After flying the 74 inch Extreme Flight Laser-EXP and landing a bit too hard, breaking out the landing gear, I decided I needed another plane in my hanger. I wanted a smaller version of what I had, but James convinced me that I should try the 60 inch MXS. It was out of stock but they had the new version (V2) of the Laser in a beautiful printed color scheme (see below). I bought it, instead.
After building this beauty, I had a 60 in wingspan plane, weighing in at 5-6 lbs. Flying this one on a .60 size electric motor from Heads Up RC, servos from Dymond, and 5 cell batteries from Hobby King. There was one major problem, the motor I used, was 20 mm longer than the recommended Torque motor from Extreme Flight (they were out of stock), and the motor mount was built-in with carbon fiber reinforcement. On top of that the mounting holes did not match. I had to cut out the firewall, build a new one out of 3/8 inch plywood and mount it back about 20 mm. Once glued with 30 minute epoxy, I realized that the spinner gap with the cowl was still too large. Walt offered to make the repair and move it back.
Walt did the honors of the maiden flight. I did have a problem with the Spectrum 7 channel receiver. It was used and programmed with an iPhone. Since it wasn't working correctly, we changed to a 6 channel receiver that was previously in my Sig Kadet Senior. In addition, my trim control for the elevator was giving us fits. With some minor adjustments of the controls, she flew great.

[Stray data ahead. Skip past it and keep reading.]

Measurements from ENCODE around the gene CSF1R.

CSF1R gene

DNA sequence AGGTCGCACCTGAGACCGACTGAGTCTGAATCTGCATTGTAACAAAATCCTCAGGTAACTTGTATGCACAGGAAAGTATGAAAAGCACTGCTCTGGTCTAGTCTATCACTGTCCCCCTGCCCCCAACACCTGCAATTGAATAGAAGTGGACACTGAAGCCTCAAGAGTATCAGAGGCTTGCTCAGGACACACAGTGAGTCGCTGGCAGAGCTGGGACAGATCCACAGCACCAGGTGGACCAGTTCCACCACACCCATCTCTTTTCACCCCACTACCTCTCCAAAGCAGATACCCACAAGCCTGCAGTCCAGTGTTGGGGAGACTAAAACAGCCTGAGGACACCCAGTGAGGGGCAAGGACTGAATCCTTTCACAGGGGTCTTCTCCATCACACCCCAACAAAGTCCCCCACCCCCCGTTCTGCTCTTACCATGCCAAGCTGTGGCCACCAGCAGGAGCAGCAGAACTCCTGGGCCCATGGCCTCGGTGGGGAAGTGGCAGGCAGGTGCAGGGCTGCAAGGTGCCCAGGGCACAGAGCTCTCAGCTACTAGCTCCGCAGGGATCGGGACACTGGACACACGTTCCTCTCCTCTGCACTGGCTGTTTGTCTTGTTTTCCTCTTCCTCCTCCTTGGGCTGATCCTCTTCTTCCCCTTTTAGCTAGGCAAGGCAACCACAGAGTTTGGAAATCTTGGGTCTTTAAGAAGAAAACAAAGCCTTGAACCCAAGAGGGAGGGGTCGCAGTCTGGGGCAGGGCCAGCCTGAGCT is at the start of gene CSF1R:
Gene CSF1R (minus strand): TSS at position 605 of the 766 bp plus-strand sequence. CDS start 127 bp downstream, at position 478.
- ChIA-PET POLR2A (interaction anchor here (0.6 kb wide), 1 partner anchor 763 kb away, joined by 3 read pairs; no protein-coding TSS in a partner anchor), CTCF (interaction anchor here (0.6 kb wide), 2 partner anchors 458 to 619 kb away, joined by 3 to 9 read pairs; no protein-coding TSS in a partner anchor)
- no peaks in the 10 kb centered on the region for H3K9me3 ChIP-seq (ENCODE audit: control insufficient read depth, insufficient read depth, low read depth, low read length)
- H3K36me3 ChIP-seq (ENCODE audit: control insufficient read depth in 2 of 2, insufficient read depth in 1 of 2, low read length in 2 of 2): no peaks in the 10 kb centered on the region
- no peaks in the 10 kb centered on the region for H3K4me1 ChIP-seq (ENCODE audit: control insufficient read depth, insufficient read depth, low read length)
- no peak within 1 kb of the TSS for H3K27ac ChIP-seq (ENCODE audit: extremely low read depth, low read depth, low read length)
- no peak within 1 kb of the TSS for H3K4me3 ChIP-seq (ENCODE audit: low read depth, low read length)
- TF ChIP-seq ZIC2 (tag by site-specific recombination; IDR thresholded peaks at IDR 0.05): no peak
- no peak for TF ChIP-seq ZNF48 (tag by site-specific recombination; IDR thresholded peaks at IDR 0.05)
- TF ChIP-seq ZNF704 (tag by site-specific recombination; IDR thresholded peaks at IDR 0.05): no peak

I got in two flights this day, the first 5 minute flight went fine with a few rolls and loops, the landing was a bit long, but relatively soft.
The next flight was with one of James' 6 cell batteries and the plane was noticeably quicker. Since the previous landing was a bit long, I tried to bring her in a little closer. I landed in the soft dirt on the far side of the runway, close to the corn field. It nosed over and broke the wooden prop.
It was my turn at the controls and I got in two passable flights, and the landings were acceptable, one going left to right on the runway and the other right to left.
With the 5 cell, it seemed to be a bit under powered, but in my hands that was perfectly acceptable.
I got in two flights this day, with the 74 inch Red Laser. I was flying with James (Walt wasn't there that day) and decided to take up the 60 inch Laser. I had replaced the prop with an 18 X 8 inch wood prop. Once rotating, there wasn't a lot of clearance with the ground, so I knew I had to keep the tail down on taxiing and on takeoff for as long as possible. The recommended prop from HeadsUp on a 5 cell battery was actually a 20 X 8, but there wasn't enough clearance. I also replaced the servo extension.
After about 4 minutes of tooling around in the sky, it seemed to fly great. I was bringing it in for a landing (left to right) and was above the trees to the south of the field. For whatever reason (servo malfunction or, more likely, pilot error), it disappeared into the tall pine trees.